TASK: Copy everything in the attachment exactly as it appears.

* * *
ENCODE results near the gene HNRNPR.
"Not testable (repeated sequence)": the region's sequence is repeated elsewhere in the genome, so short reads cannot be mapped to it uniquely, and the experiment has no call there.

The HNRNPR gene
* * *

ENCODE results near the gene HNRNPR.
"Not testable (repeated sequence)": the region's sequence is repeated elsewhere in the genome, so short reads cannot be mapped to it uniquely, and the experiment has no call there.

The HNRNPR gene